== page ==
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Vapor barrier

I have recently purchased a three family home in Massachusetts. The house was built in the 1860's and has no insulation in the walls that I'm aware of. When I purchased the home the exterior had recently been vinyl sided and insulated with 3/4 inch insulation according to the seller.The house has a walk in attic that is not insulated at all, but the second floor apartment has had some insulation put into the ceilings. You can see the insulation in the ceiling from the attic.
I am planning on doing some renovations to the interior with stripping the old horse hair plaster out and replacing it with R19 fiberglass and new sheet rock. I am totally confused as to use a vapor barrier or not. After reading some of your articles I'm inclined not to use a vapor barrier because the outside has a vapor barrier in the form of the insulation added. If I'm correct on understanding your article. If I use a vapor barrier on the inside walls I will be trapping any existing moisture in the walls with no where to go. Am I correct in this assumption?
On another note that is happening within the house. My moisture levels in the second floor apartment are running right around 50% or higher in the middle of December with radiator heat. I currently have an issue with high moisture readings in one of the first floor apartments of 73%. In this apartment the previous owner had sheet rocked over the existing plaster. I cannot figure out why the moisture is so high in the first floor apartment. I have purchased a de-humidifier for the tenants to use, but this is just a band aide for something else going on that I do not know.
This is why I'm so concerned about whether to use a vapor barrier or not. I know this is a lot of information, but I had to give you the total picture of what's going on here. If you could direct me to someone locally in Mass that I could talk to it would be great help. I'm planing on renovating in the spring. Please help or advise.

Asked by Ronald Benoit Jr
Posted Mon, 12/16/2013 - 02:05
Edited Mon, 12/16/2013 - 02:11


2 Answers

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First of all, the building code does not require an interior vapor barrier, and an interior vapor barrier is not recommended. If you want to install a vapor retarder -- a less stringent layer than a vapor barrier -- you can either use the kraft facing on the fiberglass batts, or you can install vapor-retarder paint. (Some building inspectors insist on a vapor retarder, even though it isn't necessary.)

For more information on this issue, see:

Vapor Retarders and Vapor Barriers

Forget Vapor Diffusion — Stop the Air Leaks!

Do I Need a Vapor Retarder?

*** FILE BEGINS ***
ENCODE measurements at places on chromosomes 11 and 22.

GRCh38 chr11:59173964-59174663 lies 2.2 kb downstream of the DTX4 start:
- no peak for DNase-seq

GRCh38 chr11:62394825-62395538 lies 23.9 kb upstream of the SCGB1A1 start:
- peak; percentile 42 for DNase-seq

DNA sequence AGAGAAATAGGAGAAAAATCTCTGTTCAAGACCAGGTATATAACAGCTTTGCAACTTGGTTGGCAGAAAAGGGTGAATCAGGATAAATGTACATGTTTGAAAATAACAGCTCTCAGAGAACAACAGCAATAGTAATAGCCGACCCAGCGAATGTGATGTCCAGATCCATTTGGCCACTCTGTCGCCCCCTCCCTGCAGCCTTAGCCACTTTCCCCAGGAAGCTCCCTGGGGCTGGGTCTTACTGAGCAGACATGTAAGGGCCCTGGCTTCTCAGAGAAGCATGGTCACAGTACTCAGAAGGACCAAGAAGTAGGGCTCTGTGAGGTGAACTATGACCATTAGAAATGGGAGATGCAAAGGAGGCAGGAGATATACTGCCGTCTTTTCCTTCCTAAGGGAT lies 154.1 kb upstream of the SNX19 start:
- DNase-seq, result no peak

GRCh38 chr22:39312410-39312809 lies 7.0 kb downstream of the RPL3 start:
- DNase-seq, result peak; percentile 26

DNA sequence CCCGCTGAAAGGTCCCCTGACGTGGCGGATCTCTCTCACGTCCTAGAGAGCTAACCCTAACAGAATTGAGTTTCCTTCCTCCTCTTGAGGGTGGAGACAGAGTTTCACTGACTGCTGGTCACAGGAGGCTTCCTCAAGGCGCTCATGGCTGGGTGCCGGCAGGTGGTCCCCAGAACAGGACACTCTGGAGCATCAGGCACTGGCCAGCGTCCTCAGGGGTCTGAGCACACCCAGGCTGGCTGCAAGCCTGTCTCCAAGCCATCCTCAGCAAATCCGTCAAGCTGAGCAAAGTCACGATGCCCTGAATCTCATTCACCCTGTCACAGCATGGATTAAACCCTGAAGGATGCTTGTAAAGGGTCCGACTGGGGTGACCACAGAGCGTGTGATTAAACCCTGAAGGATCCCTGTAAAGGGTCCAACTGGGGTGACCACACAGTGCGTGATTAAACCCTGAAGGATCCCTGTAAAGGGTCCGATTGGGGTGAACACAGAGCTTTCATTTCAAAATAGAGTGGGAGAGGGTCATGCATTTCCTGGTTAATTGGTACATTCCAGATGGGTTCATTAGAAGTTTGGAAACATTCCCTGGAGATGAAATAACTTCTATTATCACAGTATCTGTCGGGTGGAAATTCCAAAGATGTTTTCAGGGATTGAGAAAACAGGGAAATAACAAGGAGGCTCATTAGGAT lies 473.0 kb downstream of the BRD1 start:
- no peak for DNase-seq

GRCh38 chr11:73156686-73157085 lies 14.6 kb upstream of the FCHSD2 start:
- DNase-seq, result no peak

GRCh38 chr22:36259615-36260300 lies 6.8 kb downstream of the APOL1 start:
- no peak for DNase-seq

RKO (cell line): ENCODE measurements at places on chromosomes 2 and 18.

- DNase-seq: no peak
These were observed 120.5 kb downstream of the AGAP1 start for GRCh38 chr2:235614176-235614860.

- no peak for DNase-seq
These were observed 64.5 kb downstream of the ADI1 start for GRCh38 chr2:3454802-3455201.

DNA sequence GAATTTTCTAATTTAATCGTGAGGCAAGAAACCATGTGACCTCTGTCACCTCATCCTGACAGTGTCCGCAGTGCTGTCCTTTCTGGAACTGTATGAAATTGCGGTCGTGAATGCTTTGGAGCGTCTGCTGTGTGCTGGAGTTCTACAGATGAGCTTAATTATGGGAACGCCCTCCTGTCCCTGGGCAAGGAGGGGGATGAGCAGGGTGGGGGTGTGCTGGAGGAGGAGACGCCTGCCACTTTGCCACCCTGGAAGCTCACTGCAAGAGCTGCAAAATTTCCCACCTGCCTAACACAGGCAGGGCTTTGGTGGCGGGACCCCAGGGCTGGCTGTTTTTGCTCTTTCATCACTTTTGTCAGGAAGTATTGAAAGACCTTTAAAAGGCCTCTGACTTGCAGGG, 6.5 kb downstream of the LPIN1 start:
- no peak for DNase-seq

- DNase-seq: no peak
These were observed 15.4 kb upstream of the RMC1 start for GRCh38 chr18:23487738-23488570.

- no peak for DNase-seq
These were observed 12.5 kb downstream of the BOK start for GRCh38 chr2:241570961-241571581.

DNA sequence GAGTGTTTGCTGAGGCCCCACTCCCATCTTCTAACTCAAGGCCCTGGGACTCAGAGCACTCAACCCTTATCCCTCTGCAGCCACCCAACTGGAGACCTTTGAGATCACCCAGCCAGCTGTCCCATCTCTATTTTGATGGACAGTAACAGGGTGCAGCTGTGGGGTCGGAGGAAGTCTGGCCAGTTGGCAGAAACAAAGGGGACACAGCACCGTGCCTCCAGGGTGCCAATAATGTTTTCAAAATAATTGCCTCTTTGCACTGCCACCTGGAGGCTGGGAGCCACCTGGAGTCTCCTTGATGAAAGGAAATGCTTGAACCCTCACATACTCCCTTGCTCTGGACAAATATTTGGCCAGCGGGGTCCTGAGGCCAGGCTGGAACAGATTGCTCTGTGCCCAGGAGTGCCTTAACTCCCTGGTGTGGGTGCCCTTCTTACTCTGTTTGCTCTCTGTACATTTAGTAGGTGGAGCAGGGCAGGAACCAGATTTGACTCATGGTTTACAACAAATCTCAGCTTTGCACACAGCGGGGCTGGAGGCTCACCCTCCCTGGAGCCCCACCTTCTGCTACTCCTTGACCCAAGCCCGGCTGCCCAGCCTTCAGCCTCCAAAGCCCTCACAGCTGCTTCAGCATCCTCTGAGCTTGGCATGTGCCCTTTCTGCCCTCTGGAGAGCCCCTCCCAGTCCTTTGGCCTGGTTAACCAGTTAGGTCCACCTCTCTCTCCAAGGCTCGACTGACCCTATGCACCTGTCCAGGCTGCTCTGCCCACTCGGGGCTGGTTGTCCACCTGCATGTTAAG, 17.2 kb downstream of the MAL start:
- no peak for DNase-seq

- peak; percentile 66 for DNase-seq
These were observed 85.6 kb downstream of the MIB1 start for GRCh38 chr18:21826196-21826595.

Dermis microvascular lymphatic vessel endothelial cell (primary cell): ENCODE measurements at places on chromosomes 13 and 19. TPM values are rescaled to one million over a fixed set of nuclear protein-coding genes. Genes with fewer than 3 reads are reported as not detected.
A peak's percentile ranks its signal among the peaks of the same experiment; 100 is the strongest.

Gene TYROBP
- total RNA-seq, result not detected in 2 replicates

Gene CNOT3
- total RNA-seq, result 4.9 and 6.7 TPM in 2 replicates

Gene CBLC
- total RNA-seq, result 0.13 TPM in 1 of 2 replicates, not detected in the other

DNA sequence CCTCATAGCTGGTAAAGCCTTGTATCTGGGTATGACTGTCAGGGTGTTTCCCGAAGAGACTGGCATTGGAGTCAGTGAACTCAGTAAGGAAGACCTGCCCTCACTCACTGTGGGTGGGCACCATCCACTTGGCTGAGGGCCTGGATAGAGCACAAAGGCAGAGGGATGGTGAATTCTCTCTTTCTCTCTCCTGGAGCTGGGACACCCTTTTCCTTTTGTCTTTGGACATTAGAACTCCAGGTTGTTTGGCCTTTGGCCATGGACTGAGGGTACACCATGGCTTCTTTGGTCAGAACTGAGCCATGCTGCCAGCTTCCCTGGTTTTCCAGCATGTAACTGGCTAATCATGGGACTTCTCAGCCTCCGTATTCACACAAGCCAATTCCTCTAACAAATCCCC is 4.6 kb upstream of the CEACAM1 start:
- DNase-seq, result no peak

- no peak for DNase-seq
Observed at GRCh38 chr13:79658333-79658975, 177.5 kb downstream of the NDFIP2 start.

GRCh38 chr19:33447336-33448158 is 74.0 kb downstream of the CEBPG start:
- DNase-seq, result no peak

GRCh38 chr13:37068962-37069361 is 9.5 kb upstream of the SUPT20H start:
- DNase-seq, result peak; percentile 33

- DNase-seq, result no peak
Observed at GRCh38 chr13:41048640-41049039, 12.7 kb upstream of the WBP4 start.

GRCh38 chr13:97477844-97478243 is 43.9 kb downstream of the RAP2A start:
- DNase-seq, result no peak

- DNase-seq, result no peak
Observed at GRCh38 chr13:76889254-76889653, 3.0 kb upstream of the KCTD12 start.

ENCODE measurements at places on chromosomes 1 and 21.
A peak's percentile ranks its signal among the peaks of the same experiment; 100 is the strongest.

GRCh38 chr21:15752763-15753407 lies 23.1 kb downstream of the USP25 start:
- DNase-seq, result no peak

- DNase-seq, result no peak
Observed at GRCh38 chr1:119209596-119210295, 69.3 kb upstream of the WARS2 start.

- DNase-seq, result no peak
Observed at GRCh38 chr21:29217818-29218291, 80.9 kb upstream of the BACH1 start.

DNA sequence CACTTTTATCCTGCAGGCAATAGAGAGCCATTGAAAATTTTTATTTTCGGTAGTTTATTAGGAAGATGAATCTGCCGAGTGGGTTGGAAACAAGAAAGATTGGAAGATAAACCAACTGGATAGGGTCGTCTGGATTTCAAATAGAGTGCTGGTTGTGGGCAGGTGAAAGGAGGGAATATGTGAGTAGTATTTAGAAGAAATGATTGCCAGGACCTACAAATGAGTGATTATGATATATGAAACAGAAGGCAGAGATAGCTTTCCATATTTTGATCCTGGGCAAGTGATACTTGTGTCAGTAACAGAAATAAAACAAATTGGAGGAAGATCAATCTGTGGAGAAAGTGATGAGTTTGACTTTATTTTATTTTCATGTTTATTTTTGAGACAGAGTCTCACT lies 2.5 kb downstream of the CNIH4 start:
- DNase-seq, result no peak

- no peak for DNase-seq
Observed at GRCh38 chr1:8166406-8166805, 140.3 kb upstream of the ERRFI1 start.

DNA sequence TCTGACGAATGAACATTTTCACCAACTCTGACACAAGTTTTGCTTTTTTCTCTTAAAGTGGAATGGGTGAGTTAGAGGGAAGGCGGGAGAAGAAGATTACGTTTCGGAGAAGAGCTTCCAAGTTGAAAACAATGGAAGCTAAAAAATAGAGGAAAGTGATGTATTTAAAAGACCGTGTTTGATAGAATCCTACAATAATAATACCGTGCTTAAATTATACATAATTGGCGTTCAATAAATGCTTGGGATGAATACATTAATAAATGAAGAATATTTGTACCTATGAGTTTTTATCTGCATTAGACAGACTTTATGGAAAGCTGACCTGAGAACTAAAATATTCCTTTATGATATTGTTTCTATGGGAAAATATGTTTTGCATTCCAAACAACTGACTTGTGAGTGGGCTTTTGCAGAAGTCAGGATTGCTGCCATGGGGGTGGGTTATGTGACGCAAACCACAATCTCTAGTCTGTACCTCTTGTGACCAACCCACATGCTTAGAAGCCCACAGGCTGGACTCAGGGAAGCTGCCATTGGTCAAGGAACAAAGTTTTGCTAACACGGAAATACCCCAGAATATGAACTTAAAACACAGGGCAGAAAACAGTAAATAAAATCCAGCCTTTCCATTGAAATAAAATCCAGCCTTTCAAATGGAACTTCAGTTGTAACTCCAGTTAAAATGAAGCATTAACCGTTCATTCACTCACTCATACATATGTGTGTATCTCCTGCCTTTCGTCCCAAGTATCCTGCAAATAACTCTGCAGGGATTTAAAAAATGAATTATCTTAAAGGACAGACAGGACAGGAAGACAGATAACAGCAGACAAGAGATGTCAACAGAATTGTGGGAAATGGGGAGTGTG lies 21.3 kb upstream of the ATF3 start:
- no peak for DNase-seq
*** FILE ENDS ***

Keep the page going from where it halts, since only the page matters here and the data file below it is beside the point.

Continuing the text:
The only way to determine why these apartments have high indoor relative humidity (RH) is to do a little detective work. The first culprit to suspect, especially in an older building, is a damp basement or crawl space. If you suspect that you have a wet basement, you might want to read this article: Fixing a Wet Basement.

It's also possible that these apartments need better control of moisture that is generated in the bathrooms and kitchen. You might want to verify that the units have operating bath exhaust fans and range hoods with exhaust fans that are ducted to the exterior -- and that the tenants are using the fans properly.

Answered by Martin Holladay, GBA Advisor
Posted Mon, 12/16/2013 - 09:50
Edited Mon, 12/16/2013 - 09:51.

Helpful? 0

Stud framing spacing & depths in 19th century homes are nowhere near the finished-lumber framing standards of mid to late 20th century homes, which makes ANY batt solution difficult, and third-rate at best (let alone R19 fiberglass, arguably the worst insulation legally sold in the US.) Blown/sprayed insulation (fiber or foam) is almost always going to work better, for both fit and air-retardency reasons. Open cell foam or damp-sprayed cellulose will likely be your best bang/buck.

If batts are your only option, carefully sculpted & fitted rock wool is a far superior solution followed by high density "cathedal ceiling" fiberglass. An R19 batt has the same weight per square foot as R13s designed for 2x4 construction- it's a "fluffed" R13, and barely more than an air-filter for your infiltrating air. Higher density batts are far more air retardent, and if fitted perfectly with no gaps or compressions, will perform similarly to damp sprayed cellulose.

Moisture problems can be from any number of sources, but before insulating any antique like this you have to assess whether moisture is getting in around the window trim, since it probably has no flashing whatsoever. With empty framing the drying rates are high and minor bulk water leaks well tolerated, but if you insulate the exterior wood runs colder, and air flow through the cavity is impeded, slowing the drying rates by an order of magnitude or more.

Answered by Dana Dorsett
Posted Mon, 12/16/2013 - 13:17

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